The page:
Have you ever gotten half-way through typing up a long list in a Microsoft Word document, and then thought the information would look better presented in a table? If so, you don’t have to start all over by creating a new table and re-entering your data. Microsoft Word 2007 has a feature that allows you to convert existing text into a table layout that you can then modify and format as much as you like.
Converting Text to a Table
Let’s suppose that we were creating a birthday list in Microsoft Word, and after making a few entries, we decided we wanted to convert that list into a table. The first thing we want to do is select all of the text that we want the table to include. (Click the following image for a larger view.)
Next, open the Insert tab on the Word ribbon. From the Table dropdown menu, select Convert Text to Table.
This action will open a dialog box asking for more information about your table construction. The options here will be prefilled with Word’s best “guesses” on how you want the table layout to appear, but these guesses often need to be modified. First double check to make sure that the proper number of columns has been chosen. In our example, we want two columns – one for name and one for birthday. Also make sure that the proper character has been chosen for the Separate text at field. We used a comma for our birthday list, so we’ll select that option.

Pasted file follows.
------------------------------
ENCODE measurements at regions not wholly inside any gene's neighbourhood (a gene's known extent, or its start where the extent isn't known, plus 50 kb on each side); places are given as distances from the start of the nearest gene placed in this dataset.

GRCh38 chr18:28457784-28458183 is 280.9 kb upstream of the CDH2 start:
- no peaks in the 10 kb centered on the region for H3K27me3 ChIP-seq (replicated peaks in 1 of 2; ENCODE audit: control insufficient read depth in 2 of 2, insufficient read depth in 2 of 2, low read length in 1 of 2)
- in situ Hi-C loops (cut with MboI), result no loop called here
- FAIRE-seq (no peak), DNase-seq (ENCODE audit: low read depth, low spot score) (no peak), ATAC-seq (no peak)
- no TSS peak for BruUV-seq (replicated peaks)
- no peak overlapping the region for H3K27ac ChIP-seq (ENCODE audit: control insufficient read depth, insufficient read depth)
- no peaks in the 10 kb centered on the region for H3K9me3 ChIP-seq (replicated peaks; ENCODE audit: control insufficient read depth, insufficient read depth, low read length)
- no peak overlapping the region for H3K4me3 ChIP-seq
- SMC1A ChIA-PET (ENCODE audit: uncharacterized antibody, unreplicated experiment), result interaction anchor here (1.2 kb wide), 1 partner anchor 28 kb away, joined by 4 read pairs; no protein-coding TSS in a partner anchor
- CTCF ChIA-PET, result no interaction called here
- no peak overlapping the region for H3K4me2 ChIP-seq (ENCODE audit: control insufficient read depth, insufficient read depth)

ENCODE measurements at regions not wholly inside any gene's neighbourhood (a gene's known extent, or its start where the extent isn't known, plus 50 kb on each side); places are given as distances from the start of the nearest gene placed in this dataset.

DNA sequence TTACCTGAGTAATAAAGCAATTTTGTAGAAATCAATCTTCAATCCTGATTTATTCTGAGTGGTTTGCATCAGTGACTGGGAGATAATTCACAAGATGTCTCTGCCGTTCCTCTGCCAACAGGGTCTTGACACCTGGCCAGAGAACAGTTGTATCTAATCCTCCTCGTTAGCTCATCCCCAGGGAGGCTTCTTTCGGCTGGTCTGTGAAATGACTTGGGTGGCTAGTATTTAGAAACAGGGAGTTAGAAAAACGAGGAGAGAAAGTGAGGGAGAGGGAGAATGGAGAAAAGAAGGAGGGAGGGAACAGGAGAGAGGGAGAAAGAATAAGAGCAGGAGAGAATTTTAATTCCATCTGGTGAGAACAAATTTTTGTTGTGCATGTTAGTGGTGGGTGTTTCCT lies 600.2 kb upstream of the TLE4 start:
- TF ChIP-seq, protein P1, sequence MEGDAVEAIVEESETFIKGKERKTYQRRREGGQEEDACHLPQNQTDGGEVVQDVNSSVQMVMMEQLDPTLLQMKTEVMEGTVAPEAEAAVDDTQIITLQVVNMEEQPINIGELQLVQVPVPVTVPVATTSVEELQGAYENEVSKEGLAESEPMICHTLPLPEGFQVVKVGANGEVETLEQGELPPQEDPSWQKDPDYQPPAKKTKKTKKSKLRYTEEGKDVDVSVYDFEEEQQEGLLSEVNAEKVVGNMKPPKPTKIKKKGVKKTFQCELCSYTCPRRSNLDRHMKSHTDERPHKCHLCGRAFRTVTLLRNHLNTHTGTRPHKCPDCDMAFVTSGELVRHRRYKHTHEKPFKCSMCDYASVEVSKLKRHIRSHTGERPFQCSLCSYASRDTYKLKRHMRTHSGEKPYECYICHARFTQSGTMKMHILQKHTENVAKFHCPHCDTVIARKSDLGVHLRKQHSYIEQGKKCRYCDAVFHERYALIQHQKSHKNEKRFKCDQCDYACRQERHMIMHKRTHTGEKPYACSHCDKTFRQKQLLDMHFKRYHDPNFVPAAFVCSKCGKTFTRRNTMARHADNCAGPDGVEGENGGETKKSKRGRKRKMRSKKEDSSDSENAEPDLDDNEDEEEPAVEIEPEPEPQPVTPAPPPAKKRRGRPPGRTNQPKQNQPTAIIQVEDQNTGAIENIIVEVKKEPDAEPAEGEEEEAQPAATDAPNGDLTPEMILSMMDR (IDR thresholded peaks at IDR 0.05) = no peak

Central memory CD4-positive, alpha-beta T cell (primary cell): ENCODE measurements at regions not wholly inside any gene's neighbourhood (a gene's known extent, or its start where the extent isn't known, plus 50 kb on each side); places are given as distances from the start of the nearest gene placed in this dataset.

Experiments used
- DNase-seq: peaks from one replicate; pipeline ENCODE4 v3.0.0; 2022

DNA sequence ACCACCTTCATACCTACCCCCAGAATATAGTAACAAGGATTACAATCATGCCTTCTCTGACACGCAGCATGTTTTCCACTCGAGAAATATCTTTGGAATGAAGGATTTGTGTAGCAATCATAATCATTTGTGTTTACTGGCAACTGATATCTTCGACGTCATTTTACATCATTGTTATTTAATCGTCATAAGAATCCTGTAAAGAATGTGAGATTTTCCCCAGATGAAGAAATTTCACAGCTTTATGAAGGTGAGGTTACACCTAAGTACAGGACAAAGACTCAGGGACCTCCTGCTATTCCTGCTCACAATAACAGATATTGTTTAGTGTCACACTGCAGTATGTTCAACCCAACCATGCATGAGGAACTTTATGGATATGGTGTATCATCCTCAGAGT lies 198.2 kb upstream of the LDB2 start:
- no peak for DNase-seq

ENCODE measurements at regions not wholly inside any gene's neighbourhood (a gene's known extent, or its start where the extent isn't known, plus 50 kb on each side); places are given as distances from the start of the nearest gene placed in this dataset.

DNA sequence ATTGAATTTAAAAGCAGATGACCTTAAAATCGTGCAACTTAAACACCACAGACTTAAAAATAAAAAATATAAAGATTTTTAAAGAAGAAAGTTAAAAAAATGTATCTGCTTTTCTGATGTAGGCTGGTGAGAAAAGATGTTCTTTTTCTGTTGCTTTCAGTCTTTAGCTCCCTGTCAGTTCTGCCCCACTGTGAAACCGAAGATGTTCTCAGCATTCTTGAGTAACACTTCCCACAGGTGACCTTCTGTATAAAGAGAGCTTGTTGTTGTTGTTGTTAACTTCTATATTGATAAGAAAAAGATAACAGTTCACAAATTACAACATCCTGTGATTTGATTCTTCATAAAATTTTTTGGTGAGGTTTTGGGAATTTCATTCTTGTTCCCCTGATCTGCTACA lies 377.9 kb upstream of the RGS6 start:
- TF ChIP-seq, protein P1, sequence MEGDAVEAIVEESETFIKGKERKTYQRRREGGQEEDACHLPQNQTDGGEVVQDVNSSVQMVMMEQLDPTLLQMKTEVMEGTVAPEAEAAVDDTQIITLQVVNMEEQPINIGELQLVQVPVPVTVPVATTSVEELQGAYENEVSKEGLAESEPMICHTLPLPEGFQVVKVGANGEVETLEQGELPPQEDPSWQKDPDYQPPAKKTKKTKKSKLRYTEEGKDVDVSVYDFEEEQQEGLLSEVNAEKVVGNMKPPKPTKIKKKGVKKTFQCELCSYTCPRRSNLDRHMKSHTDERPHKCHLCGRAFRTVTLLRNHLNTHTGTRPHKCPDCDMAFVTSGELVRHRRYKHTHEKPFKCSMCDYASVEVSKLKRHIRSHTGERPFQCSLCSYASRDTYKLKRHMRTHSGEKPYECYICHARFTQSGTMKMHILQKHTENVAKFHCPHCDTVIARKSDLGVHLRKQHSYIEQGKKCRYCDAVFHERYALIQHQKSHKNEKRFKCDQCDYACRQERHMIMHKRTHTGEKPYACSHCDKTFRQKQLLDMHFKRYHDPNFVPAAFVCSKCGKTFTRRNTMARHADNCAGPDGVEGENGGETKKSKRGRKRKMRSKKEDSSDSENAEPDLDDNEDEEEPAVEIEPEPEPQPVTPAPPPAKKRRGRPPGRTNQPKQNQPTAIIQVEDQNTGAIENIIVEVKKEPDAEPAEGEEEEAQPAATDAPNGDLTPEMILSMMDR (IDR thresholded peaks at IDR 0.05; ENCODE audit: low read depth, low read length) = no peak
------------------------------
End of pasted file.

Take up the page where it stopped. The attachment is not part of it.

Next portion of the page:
Note: The Convert Text to Table feature works better with some separators (or delimiters) than others. In general, it’s best to try and stay away from using tabs and spaces to separate your data if you want to use this feature. Otherwise, you’ll end up having to do a lot of additional formatting, and that defeats the purpose of using this shortcut method in the first place. Characters such as commas and semi-colons work much better.
After you’ve finished making modifications, click OK to continue. The data will now be converted to table form in your Word document as shown in the following image.
While this table does look a lot nicer than our original list, it would look even better with some formatting and design applied to it. In the next article of this series, we’ll talk more about how you can “pretty up” a table in Microsoft Word.
This post is part of the series: Using Tables and Charts in Microsoft Word 2007
In this series, we’ll take a look at how charts and tables can be used in Microsoft Word 2007 documents to help illustrate important concepts and keep the reader’s attention.